In conclusion, our ability to predict therapeutic resistance on the basis of routinely available clinical covariates, even with inclusion of commonly used molecular data on FLT3 and NPM1, is relatively limited. This finding appears to have significant clinical consequences. Not infrequently, multivariate analysis is used to examine whether, after accounting for covariates such as cytogenetics, NPM1 and FLT3 status, a new treatment is superior to an older one. However, if the predictive ability of these covariates is limited as our results indicate, reliance on historical controls to assess the new treatment is problematic. Thus, our results emphasize the continued importance of randomized treatment assignment for the testing of new drugs in AML.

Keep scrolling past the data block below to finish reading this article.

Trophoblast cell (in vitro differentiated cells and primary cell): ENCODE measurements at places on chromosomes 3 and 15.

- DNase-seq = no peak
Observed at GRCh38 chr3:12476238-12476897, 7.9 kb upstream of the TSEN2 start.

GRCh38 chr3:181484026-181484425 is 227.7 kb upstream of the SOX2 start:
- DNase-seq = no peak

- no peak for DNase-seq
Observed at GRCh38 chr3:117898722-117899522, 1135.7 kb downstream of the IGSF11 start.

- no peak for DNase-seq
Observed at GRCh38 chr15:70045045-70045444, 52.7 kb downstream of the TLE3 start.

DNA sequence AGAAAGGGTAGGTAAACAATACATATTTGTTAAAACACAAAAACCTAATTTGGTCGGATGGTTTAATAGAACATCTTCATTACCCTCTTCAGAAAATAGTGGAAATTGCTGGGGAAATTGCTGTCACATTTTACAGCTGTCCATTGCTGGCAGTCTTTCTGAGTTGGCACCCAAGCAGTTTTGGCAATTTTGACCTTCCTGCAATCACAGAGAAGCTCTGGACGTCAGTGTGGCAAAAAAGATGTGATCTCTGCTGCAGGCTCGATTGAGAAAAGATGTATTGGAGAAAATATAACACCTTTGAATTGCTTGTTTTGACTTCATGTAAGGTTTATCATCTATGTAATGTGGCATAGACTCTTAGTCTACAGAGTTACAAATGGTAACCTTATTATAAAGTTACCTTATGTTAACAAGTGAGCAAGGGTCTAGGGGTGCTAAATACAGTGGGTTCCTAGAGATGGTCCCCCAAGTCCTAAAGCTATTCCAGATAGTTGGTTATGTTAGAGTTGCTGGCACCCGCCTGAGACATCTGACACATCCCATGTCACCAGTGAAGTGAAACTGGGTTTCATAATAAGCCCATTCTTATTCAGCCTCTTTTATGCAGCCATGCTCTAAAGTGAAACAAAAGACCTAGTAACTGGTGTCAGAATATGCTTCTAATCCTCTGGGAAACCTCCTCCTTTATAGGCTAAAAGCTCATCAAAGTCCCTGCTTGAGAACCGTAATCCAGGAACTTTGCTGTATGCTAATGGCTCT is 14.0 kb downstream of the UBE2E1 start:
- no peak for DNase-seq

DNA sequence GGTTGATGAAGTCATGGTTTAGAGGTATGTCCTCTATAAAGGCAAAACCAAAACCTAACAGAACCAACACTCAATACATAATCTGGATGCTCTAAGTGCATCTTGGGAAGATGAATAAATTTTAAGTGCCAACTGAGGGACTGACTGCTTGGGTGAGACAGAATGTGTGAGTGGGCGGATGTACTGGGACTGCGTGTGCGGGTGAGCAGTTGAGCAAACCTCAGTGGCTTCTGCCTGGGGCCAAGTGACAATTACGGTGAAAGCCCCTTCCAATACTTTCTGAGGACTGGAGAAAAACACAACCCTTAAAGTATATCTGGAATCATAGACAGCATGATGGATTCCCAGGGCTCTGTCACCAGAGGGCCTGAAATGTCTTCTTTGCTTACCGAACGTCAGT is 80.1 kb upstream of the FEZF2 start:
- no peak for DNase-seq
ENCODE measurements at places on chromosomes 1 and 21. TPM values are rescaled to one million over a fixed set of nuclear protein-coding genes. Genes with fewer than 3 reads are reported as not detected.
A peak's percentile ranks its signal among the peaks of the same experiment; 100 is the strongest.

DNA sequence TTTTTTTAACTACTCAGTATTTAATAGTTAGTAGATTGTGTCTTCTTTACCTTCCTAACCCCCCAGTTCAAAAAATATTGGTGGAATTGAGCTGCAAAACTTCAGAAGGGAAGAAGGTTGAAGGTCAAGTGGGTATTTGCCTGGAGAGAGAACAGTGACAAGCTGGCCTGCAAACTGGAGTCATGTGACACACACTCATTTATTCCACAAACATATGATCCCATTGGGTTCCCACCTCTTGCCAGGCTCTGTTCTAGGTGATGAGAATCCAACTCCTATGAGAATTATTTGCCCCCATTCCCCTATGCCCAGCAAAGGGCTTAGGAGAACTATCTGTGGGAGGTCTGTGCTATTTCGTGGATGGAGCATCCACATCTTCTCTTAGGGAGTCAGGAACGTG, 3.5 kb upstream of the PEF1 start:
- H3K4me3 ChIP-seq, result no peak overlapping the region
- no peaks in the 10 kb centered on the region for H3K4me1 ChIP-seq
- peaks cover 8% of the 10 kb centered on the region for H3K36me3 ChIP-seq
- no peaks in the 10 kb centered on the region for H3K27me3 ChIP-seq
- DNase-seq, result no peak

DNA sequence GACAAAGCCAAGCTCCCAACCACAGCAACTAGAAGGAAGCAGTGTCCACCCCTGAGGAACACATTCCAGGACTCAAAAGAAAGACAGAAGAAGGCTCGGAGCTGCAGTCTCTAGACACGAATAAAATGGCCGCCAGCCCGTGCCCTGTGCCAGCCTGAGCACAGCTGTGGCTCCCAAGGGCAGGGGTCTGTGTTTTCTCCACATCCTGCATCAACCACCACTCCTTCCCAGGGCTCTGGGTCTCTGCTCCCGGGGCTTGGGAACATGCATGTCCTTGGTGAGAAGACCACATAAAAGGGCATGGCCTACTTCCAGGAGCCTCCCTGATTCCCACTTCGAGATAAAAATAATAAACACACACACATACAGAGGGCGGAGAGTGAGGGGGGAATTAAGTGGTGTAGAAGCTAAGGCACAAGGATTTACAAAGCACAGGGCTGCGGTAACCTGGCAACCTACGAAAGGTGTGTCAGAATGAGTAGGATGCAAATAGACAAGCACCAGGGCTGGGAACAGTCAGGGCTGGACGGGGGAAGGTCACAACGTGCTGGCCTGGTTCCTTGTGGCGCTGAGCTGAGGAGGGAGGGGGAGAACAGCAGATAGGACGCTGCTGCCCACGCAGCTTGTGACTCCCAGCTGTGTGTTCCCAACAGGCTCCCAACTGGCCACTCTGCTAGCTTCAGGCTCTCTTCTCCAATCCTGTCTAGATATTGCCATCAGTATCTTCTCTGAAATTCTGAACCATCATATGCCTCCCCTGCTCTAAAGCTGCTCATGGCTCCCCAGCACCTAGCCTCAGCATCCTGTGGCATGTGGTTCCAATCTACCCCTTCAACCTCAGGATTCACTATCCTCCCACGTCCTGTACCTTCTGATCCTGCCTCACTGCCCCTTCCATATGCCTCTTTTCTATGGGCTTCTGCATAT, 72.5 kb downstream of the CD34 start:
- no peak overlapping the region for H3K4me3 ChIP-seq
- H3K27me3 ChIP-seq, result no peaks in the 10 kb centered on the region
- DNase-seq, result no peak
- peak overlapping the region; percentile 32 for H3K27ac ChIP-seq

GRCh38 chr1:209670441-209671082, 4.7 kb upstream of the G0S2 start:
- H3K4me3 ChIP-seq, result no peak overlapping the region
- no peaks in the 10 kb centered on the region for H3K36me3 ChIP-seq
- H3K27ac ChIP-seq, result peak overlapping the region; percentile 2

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Research reported in this publication was supported by grants from the National Cancer Institute/National Institutes of Health (NCI/NIH; R21-CA182010 to RBW and MO, and R01-CA090998-09 to MO). SWOG trials were supported in part by the following PHS Cooperative Agreement grant numbers awarded by the NCI/NIH: U10-CA032102, U10-CA038926 and U10-CA105409. RBW is a Leukemia & Lymphoma Society Scholar in Clinical Research.
The authors declare no conflict of interest.
Presented in part at the 55th Annual Meeting of the American Society of Hematology, December 7–10, 2013, New Orleans, LA Version: July 23, 2014.
Supplementary Information accompanies this paper on the Leukemia website
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Walter, R., Othus, M., Burnett, A. et al. Resistance prediction in AML: analysis of 4601 patients from MRC/NCRI, HOVON/SAKK, SWOG and MD Anderson Cancer Center. Leukemia 29, 312–320 (2015). https://doi.org/10.1038/leu.2014.242